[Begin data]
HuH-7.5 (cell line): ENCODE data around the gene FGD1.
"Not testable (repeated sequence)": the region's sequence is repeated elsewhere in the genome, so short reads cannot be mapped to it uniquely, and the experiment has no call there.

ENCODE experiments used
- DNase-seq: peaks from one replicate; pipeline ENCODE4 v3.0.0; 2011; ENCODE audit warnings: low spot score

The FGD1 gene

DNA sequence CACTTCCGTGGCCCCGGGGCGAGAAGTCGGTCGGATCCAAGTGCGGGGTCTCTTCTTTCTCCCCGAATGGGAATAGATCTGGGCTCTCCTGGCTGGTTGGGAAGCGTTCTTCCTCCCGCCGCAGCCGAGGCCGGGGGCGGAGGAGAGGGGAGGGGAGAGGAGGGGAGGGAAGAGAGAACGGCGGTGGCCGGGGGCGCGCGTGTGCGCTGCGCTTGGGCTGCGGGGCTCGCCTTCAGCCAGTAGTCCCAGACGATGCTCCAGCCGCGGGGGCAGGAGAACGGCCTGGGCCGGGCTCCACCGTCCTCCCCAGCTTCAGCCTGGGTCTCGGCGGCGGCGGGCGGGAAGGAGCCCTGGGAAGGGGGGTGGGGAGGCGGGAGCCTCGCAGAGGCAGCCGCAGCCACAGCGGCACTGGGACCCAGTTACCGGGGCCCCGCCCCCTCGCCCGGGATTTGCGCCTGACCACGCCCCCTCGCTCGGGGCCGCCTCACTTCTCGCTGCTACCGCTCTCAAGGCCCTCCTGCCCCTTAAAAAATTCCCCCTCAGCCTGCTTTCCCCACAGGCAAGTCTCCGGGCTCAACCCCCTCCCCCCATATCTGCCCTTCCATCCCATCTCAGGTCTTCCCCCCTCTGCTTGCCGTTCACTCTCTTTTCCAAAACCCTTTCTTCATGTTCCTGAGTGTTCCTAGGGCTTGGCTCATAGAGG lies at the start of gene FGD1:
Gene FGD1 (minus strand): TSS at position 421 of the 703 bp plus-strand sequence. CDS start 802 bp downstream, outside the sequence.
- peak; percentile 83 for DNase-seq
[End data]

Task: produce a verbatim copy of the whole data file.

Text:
HuH-7.5 (cell line): ENCODE data around the gene FGD1.
"Not testable (repeated sequence)": the region's sequence is repeated elsewhere in the genome, so short reads cannot be mapped to it uniquely, and the experiment has no call there.

ENCODE experiments used
- DNase-seq: peaks from one replicate; pipeline ENCODE4 v3.0.0; 2011; ENCODE audit warnings: low spot score

The FGD1 gene

DNA sequence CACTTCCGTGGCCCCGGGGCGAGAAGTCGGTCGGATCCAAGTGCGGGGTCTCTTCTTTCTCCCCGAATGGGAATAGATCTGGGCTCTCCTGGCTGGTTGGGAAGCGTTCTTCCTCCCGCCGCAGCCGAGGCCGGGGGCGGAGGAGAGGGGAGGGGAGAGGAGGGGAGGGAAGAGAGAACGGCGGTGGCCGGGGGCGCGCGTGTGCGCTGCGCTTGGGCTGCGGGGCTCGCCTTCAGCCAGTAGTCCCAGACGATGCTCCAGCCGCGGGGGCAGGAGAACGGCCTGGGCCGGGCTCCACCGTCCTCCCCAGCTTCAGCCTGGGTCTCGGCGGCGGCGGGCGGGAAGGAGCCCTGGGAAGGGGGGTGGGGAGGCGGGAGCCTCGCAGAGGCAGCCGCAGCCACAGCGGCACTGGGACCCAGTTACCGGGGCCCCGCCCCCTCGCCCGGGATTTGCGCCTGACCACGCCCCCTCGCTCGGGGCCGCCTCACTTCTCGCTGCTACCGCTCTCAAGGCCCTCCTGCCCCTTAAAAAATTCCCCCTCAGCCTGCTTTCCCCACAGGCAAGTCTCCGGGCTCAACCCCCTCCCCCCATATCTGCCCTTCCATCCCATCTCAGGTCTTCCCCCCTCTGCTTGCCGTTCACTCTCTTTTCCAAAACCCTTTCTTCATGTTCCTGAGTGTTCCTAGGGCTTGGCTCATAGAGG lies at the start of gene FGD1:
Gene FGD1 (minus strand): TSS at position 421 of the 703 bp plus-strand sequence. CDS start 802 bp downstream, outside the sequence.
- peak; percentile 83 for DNase-seq